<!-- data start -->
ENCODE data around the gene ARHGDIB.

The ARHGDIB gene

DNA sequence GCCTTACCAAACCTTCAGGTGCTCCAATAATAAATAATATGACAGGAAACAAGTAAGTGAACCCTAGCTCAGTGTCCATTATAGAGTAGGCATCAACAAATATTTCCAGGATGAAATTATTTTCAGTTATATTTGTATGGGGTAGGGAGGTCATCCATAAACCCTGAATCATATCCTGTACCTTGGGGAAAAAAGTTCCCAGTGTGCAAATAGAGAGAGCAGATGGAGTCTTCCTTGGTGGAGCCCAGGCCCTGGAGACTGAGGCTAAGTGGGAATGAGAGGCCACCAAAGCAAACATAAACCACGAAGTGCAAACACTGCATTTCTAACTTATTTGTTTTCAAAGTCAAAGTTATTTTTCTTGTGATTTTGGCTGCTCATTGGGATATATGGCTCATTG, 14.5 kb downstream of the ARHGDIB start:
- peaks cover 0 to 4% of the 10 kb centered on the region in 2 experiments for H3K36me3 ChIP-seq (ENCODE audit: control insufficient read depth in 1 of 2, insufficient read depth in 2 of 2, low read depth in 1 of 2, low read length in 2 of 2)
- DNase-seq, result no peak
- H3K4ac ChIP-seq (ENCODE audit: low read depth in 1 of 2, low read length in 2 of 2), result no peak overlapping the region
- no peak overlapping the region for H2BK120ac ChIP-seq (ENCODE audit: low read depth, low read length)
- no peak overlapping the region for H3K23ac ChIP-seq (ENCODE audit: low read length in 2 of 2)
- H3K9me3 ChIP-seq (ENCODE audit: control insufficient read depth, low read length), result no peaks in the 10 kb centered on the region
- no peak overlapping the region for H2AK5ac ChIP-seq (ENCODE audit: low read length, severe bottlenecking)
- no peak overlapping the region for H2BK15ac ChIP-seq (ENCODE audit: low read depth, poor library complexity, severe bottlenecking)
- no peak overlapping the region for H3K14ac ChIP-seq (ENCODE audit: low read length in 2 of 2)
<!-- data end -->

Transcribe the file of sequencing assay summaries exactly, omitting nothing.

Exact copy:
ENCODE data around the gene ARHGDIB.

The ARHGDIB gene

DNA sequence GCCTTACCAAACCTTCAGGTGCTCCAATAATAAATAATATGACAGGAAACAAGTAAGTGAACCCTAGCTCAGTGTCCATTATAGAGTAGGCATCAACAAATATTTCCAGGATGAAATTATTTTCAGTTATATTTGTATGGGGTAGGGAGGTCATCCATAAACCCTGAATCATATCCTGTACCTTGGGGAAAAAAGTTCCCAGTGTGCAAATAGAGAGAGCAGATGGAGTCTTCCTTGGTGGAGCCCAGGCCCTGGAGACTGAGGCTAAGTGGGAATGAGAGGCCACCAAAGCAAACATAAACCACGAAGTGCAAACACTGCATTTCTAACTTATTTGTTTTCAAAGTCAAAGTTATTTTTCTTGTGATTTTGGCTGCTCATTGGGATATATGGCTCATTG, 14.5 kb downstream of the ARHGDIB start:
- peaks cover 0 to 4% of the 10 kb centered on the region in 2 experiments for H3K36me3 ChIP-seq (ENCODE audit: control insufficient read depth in 1 of 2, insufficient read depth in 2 of 2, low read depth in 1 of 2, low read length in 2 of 2)
- DNase-seq, result no peak
- H3K4ac ChIP-seq (ENCODE audit: low read depth in 1 of 2, low read length in 2 of 2), result no peak overlapping the region
- no peak overlapping the region for H2BK120ac ChIP-seq (ENCODE audit: low read depth, low read length)
- no peak overlapping the region for H3K23ac ChIP-seq (ENCODE audit: low read length in 2 of 2)
- H3K9me3 ChIP-seq (ENCODE audit: control insufficient read depth, low read length), result no peaks in the 10 kb centered on the region
- no peak overlapping the region for H2AK5ac ChIP-seq (ENCODE audit: low read length, severe bottlenecking)
- no peak overlapping the region for H2BK15ac ChIP-seq (ENCODE audit: low read depth, poor library complexity, severe bottlenecking)
- no peak overlapping the region for H3K14ac ChIP-seq (ENCODE audit: low read length in 2 of 2)